Report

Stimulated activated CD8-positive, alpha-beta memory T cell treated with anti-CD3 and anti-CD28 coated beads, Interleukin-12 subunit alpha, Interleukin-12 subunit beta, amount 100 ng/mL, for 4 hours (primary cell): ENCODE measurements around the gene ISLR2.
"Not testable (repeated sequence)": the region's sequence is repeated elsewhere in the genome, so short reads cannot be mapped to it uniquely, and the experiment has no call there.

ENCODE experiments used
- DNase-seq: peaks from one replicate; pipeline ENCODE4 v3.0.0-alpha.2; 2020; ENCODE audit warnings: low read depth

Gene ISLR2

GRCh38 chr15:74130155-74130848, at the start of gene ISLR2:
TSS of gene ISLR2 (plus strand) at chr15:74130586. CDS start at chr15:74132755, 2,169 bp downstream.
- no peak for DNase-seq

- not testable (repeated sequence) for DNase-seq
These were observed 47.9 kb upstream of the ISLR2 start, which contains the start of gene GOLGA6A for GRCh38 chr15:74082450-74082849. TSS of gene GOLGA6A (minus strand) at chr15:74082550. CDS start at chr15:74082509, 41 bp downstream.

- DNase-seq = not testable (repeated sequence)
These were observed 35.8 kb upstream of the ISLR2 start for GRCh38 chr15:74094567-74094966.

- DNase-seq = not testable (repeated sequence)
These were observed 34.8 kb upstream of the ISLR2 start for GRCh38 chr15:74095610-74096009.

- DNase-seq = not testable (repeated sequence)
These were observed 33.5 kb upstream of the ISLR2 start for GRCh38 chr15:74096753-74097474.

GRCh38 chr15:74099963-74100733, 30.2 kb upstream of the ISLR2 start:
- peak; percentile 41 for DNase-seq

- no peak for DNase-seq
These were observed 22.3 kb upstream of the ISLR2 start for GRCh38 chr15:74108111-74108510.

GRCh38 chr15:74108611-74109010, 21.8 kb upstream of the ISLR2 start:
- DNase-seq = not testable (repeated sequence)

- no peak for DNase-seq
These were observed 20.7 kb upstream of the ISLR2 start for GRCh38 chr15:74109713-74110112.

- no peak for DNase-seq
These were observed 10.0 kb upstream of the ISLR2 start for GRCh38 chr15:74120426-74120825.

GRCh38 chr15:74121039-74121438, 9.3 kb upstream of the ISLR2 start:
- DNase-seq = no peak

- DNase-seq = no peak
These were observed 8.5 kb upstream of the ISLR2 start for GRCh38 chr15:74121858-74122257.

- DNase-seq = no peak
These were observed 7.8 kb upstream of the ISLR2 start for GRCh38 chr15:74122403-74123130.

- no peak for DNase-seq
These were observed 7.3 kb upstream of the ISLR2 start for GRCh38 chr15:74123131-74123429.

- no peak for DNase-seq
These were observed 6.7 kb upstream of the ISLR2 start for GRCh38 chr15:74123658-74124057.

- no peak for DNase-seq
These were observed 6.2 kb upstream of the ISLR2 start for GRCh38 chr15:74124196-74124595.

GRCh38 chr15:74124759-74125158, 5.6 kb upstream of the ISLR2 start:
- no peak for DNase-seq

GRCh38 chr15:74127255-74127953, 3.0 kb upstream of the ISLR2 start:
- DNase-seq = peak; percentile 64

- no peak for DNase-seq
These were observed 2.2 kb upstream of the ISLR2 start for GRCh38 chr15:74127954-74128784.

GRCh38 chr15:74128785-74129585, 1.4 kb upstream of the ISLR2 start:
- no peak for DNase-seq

9.3 – Dijkstra's Algorithm - Used to solve the single-source shortest paths problem for weighted connected graphs → Start at a vertex designated as the source → Find shortest paths to all other vertices - Some uses for this problem: i. Transportation planning ii. Packet routing of communication networks iii. Searching social networks iv. Speech Recognition Dijkstra's Algorithm - Applies to directed and undirected graphs with non negative weights only - Finds shortest paths to all vertices in order of distance from the source vertex. → The weights of the edges in the graph are used as measure of distance - A sub-tree of the graph is made based on the vertices already visited by the algorithm. - The set of vertices that are adjacent to the current sub-tree are called “fringe vertices” → candidates the algorithm will choose the next element from Dijkstra's Algorithm - To determine the next closest vertex → a) For every fringe vertex, compute distance to nearest vertex 'v' of the sub-tree → b) Then, add the length of the shortest distance from the source vertex to 'v' to the value obtained in (a) → c) Fringe vertex with the lowest computed sum becomes the next Required Data - Each vertex 'v' should hold two values → d – the shortest distance from the source node to vertex 'v' → a link to the parent node of the current vertex 'v' - Once a fringe node 'u' has been identified as the next node in the tree → Move node 'u' from the fringe vertex list to the set of tree vertices → For all remaining fringe nodes adjacent to node 'u' calculate if the distance from the source node to 'u' + the distance from 'u' to the fringe node is less than the current distance associated with the fringe node. If it is, replace the current distance with the new distance The Algorithm ALGORITHM Dijkstra(G, s) //Dijkstra’s algorithm for single-source shortest paths //Input: A weighted connected graph G = V, E with non-negative weights // and its vertex s //Output: The length dv of a shortest path from s to v // and its penultimate vertex pv for every vertex v in V Initialize(Q) //initialize priority queue to empty for every vertex v in V dv ←∞; pv ←null Insert(Q, v, dv) //initialize vertex priority in the priority queue ds ←0; Decrease(Q, s, ds) //update priority of s with ds VT←∅ for i ←0 to |V| − 1 do u∗ ←DeleteMin(Q) //delete the minimum priority element VT ←VT ∪ {u∗} for every vertex u in V − VT that is adjacent to u∗ do If du∗ + w(u∗, u) < du du ←du∗ + w(u∗, u); pu←u∗ Decrease(Q, u, du) Efficiency For graphs represented by their weight matrix and the priority queue implemented as an unordered array, it is in Θ(|V |2) For graphs represented by their adjacency lists and the priority queue implemented as a min-heap, it is in O(|E| log |V |)